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“The Amazing Spider-Man 2″ has not been so amazing for everyone.

Main St. between East Ave. and St. Paul was open to pedestrians for a time today. It looked like a ghost town. There wasn’t a single person sitting at the Liberty Pole. Shops in the area were empty.

Main and Clinton was dead on Thursday around 1:30 p.m.

Main and Clinton was dead on Thursday around 1:30 p.m.

The owner of a clothing store at Main and Clinton cursed when I asked him how business has been since filming began. Furious, he said the production offered him $1,000 for the week. He showed me a ledger showing he makes more than double that amount. He makes most of his money the first week of the month, when people get their welfare checks. Many of his customers take the bus, but the buses have been rerouted to Broad St.

“Can you help me?” he asked. “Should I get a lawyer?”

Newal Shoibi owns a minimart next door.

“They treat us like we’re homeless,” Shoibi said, saying the production staff offered him nothing. Shoibi, too, was angry.

A little further down at Metro Market, the owner decked out a back room with a Spider-Man theme. A flat-screen TV played the first Amazing Spider-Man movie. No one was watching. The room was empty. The owner said she’s lost business, but she remains hopeful people will stop in. In the meantime, she hired a man to dress as Spider-Man and hand out ad flyers and pose for pictures for $10 a pop.

Panini's was empty.

Panini’s was empty.

Across the street in the Alliance Building, Panini’s was empty. The owner sat at the register looking defeated. He said business has been terrible. He doesn’t know whom to call for help.

On State Street and in First Federal Plaza, the story is the same.

Charlie Abiad, who runs a hot dog stand outside the County Office Building, set up outside City Hall this week. The film reneged on an offer to rent his cart for $1,000. He said he doesn’t think he’ll lose money at his temporary location, but he’s worried.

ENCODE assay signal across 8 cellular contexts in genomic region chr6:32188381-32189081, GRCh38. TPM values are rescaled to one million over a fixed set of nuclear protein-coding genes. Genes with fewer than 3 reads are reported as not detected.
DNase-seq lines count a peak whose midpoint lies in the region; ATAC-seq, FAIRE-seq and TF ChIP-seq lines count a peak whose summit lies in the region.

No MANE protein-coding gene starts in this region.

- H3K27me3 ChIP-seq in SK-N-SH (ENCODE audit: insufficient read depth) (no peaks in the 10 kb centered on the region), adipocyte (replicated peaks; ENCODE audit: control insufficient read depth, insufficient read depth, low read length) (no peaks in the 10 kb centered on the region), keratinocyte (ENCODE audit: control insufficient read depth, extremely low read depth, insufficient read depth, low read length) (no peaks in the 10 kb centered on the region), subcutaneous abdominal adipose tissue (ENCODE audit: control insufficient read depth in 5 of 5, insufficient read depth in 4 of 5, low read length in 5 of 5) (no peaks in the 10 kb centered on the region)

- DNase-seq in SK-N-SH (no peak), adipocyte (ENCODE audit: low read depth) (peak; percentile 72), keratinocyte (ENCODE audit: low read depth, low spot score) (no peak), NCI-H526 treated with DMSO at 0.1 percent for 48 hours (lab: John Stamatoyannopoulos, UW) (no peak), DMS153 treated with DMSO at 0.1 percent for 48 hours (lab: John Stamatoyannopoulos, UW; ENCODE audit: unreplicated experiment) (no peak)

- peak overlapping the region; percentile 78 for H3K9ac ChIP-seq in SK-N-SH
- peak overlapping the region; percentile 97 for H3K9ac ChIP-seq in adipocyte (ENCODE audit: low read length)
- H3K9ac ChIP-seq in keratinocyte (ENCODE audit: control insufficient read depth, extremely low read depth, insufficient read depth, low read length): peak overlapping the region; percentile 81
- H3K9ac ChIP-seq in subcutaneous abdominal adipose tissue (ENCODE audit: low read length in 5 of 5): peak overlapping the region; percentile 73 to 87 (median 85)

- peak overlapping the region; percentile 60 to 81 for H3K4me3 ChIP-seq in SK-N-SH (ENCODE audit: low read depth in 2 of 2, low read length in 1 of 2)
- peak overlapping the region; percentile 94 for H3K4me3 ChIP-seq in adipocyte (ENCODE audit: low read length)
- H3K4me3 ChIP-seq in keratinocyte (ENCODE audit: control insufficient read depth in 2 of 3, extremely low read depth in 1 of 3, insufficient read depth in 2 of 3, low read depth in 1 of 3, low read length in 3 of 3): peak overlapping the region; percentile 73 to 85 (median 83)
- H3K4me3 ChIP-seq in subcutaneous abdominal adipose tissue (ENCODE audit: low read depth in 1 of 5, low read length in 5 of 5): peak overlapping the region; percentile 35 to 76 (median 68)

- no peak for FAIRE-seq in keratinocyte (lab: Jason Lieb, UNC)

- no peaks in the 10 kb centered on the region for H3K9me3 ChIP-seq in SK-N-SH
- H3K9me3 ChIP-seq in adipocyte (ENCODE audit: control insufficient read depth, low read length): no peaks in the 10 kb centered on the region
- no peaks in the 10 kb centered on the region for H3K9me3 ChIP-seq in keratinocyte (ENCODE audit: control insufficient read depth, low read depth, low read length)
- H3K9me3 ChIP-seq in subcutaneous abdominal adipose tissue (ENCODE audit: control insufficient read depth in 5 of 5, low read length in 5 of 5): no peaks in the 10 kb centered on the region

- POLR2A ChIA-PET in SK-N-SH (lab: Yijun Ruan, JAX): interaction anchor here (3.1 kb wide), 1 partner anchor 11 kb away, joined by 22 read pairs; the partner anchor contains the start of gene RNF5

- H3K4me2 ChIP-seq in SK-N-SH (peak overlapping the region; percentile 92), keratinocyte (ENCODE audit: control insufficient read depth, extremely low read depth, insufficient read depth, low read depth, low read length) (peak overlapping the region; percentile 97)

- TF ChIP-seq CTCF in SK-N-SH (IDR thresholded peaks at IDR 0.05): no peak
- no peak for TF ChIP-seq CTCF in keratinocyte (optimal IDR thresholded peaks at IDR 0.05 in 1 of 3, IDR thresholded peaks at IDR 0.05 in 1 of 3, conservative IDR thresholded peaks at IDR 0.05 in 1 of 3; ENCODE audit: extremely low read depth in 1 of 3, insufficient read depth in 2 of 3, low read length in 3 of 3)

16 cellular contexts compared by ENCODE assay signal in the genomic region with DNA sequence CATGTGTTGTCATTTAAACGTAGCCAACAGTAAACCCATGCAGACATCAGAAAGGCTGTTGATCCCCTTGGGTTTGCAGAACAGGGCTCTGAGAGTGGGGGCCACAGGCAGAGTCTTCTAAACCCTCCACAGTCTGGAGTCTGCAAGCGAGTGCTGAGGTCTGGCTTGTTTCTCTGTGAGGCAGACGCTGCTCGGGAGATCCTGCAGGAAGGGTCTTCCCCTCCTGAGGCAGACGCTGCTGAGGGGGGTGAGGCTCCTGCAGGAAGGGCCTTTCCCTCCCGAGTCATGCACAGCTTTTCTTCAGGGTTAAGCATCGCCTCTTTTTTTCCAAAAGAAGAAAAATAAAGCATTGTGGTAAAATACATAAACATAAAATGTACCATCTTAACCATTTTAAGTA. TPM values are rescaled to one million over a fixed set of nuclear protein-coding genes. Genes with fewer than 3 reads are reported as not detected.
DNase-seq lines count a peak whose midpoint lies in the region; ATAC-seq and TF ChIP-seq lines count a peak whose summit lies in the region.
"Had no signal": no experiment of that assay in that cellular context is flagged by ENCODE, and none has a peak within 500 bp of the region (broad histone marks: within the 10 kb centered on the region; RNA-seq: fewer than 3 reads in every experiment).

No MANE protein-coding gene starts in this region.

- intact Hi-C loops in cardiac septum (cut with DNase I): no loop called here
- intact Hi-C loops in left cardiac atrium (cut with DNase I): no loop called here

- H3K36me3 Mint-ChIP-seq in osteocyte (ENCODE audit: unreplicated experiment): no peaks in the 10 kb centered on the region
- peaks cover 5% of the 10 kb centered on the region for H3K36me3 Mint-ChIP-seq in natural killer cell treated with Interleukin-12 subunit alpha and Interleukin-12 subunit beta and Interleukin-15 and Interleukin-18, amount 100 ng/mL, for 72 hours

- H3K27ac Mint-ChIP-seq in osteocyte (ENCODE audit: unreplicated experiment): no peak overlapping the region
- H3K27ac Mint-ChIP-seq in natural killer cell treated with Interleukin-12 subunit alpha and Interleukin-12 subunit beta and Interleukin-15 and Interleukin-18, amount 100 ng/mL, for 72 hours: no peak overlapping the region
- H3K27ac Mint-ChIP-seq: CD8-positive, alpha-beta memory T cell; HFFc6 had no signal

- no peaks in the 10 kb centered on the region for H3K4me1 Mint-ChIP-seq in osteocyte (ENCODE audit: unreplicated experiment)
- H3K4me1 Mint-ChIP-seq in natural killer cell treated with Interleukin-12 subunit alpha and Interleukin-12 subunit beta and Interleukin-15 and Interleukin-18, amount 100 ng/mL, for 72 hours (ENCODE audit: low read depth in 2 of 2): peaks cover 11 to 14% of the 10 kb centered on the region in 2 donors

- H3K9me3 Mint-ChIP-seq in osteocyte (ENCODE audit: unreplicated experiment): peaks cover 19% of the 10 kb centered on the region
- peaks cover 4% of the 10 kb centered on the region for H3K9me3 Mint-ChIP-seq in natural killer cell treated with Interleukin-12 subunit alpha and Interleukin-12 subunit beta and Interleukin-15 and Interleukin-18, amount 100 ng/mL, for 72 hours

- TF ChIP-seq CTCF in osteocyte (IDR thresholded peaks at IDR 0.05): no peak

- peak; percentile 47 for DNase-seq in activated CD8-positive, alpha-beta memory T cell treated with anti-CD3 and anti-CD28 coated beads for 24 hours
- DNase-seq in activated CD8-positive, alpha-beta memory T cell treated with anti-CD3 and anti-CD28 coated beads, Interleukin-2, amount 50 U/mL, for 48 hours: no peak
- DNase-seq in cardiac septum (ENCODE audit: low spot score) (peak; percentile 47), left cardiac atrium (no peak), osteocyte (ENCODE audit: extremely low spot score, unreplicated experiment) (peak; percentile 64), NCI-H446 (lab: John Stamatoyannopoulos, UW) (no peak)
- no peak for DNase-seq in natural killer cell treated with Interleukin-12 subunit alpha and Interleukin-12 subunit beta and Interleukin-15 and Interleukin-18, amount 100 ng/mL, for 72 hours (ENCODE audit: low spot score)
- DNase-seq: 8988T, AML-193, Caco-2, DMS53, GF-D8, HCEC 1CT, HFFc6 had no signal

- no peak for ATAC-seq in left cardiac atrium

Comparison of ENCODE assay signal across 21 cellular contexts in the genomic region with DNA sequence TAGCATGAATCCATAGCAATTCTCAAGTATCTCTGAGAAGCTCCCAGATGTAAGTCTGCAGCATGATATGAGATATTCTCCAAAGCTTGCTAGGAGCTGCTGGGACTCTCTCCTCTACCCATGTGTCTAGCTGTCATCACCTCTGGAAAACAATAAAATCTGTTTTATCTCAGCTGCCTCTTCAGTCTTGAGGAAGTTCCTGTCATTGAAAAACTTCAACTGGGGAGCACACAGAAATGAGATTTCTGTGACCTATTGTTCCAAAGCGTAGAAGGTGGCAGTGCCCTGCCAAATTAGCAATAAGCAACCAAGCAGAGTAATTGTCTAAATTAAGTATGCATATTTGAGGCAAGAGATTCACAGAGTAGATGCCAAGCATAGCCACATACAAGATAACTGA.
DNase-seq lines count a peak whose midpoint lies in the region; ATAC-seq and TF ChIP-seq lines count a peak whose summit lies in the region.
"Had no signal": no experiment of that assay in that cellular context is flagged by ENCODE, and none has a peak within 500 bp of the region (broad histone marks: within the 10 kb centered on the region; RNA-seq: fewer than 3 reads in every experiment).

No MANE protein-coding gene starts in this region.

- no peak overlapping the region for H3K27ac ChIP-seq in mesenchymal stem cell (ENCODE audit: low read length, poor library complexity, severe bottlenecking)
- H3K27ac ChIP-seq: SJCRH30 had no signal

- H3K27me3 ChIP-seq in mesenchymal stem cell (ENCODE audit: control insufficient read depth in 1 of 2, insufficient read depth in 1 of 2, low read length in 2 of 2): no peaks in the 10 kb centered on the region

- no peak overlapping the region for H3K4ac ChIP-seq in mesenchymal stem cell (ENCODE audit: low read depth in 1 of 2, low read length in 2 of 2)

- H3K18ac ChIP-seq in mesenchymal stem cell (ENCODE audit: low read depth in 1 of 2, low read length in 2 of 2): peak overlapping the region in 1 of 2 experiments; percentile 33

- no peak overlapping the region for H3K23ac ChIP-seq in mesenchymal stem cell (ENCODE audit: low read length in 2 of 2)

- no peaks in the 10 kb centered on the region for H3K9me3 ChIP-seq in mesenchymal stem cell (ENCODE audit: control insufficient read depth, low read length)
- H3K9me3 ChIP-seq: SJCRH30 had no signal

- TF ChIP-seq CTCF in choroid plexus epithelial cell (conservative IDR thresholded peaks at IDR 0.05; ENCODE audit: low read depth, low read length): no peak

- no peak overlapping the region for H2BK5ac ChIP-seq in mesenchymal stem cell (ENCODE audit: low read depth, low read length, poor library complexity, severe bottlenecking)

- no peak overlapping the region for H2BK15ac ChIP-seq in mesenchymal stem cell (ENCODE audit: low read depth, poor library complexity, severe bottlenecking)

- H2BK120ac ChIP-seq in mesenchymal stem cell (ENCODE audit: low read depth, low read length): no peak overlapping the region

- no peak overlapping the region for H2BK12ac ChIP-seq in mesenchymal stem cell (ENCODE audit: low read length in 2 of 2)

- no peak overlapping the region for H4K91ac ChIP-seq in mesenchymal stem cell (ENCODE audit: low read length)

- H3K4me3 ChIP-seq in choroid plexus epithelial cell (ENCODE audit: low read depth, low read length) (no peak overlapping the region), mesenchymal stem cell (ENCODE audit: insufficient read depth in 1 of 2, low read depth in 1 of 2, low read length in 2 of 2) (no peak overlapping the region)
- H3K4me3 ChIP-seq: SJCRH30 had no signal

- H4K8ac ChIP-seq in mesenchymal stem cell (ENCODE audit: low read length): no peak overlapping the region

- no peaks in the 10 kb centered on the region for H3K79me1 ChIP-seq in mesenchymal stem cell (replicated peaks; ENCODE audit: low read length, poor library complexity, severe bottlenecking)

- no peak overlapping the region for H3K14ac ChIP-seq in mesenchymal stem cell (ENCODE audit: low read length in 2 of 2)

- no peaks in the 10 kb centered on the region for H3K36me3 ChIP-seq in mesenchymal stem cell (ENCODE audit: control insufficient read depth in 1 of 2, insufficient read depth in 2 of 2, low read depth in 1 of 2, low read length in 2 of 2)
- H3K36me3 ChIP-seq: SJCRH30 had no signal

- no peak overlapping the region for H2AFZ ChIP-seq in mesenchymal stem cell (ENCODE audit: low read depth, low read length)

Some businesses, including hotels, are getting a bump. But others, particularly ones that serve low-income bus riders,  are getting kicked in the gut. 

Speaking of bus riders, they’re lucky the weather has been nice so far. They have to stand on Broad Street for transfers, where there are no shelters or benches. There’s no safe place to cross the street in the middle of the long block, where the buses are lined up. People, including children, are darting in front of parked buses into traffic to make their connection.

This is all happening because the city granted the film crew unprecedented access to Main St. and surrounding streets for 10 days. The production dictates what roads are closed off and gives less than 24 hours notice. Citizens have never been so restricted from roaming freely in downtown Rochester for such a length of time. People have been told they cannot cross the street or exit buildings. It’s still not clear how much money the city charged to shut down its main thoroughfare.

We have discussed the why the film is not likely to provide any lasting economic benefit to Rochester. We have discussed taxpayer support for this production and others. (We’re all subsidizing the $600,000 in local spending the film crew anticipates.) We haven’t really discussed the wisdom of shutting down Main St. 

By allowing the movie to commandeer Main St., the city picked winners and losers. Sure, it’s cool. But at what cost?

Links of the Day:

- A beautiful and historic Buffalo church needs millions of dollars in repairs. Its fate is uncertain.

- Xerox still makes printers in Webster. These are way better jobs than in the company’s call centers.

- Xerox and Harris are on the list of highest CEO to worker pay ratio.

- Cell phone thefts are a huge problem, but the cell phone industry isn’t interested in finding solutions. (They make money when your phone is stolen.)